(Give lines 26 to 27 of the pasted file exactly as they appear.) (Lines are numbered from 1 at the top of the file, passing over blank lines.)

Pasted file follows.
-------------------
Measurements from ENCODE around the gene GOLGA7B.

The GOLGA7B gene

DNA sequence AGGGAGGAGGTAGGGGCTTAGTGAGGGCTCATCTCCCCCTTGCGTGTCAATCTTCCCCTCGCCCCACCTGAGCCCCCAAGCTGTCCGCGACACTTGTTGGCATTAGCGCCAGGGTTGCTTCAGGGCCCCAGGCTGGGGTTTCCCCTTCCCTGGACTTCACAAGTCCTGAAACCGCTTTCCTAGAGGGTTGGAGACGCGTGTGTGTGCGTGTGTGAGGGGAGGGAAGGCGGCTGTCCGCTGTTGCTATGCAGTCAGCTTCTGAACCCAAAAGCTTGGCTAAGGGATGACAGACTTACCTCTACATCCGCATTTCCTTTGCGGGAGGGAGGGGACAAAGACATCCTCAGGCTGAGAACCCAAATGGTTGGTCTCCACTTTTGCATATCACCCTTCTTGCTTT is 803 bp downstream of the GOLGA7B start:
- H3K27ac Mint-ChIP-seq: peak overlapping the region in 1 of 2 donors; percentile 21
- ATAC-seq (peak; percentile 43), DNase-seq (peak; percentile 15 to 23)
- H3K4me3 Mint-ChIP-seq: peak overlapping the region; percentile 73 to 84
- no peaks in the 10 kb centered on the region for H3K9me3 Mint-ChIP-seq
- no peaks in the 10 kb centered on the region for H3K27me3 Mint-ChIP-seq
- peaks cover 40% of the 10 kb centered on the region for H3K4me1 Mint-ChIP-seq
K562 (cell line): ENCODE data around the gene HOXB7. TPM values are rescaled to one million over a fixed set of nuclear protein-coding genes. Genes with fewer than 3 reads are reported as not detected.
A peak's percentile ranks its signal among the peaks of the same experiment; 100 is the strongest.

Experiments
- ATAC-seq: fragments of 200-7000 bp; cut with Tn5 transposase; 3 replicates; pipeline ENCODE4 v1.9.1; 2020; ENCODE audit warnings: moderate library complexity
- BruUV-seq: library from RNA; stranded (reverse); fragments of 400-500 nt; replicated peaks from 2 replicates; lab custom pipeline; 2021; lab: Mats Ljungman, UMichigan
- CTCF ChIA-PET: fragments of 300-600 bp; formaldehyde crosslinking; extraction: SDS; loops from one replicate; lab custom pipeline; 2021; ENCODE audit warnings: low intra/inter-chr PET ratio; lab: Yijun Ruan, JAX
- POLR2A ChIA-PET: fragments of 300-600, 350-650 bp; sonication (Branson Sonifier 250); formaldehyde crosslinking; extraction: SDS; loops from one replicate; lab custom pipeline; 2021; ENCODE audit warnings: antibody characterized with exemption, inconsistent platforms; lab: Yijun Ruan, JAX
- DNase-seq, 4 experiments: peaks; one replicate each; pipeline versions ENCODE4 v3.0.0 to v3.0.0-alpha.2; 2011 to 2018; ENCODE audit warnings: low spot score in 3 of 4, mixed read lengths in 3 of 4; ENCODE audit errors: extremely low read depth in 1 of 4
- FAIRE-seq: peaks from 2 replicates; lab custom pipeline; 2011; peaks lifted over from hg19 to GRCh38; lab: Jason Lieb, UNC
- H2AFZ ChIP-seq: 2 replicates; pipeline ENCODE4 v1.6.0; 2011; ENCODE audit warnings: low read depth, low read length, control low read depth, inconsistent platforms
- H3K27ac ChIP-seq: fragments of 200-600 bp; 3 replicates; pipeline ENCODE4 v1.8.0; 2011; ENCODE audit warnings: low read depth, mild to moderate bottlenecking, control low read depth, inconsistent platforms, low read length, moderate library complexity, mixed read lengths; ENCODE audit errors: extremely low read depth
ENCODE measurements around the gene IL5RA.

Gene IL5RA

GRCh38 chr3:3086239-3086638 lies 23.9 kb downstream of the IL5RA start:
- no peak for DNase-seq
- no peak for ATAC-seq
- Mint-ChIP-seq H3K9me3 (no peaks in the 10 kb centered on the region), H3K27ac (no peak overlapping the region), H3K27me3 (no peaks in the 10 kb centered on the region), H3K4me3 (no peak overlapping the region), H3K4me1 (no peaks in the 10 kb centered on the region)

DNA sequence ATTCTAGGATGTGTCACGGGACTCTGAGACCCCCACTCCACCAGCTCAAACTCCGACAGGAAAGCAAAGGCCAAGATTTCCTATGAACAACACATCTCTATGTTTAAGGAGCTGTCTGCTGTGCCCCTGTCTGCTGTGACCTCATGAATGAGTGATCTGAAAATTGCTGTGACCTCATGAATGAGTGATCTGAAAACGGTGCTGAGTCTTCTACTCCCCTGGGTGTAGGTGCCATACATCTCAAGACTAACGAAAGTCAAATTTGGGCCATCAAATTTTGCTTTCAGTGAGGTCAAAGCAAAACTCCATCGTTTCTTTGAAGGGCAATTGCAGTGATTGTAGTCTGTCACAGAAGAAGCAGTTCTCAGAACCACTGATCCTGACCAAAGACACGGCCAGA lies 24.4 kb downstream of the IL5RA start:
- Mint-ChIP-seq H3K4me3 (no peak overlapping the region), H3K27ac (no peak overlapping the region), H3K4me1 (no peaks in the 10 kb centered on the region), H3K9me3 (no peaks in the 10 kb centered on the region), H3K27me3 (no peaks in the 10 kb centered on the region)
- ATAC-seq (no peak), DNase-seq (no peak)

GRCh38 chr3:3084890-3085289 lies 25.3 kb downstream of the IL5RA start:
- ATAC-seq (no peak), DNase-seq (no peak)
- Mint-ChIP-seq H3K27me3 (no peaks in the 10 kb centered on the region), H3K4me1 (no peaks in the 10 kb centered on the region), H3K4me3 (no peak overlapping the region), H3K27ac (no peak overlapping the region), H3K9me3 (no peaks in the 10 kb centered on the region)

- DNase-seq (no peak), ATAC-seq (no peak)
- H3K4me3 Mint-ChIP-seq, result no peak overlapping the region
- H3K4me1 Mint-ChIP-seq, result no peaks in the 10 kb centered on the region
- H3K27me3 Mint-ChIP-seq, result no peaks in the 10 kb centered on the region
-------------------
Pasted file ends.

- Mint-ChIP-seq H3K9me3 (no peaks in the 10 kb centered on the region), H3K27ac (no peak overlapping the region), H3K27me3 (no peaks in the 10 kb centered on the region), H3K4me3 (no peak overlapping the region), H3K4me1 (no peaks in the 10 kb centered on the region)

DNA sequence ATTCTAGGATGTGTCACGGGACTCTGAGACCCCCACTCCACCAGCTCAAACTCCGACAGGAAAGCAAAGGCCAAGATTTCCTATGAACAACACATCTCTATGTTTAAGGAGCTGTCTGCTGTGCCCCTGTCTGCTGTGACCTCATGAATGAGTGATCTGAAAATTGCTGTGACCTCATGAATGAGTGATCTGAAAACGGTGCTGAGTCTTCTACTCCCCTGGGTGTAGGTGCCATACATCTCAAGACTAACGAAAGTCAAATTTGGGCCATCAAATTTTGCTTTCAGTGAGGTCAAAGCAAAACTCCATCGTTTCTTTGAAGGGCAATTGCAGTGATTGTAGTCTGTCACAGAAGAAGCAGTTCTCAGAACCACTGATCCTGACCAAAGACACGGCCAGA lies 24.4 kb downstream of the IL5RA start: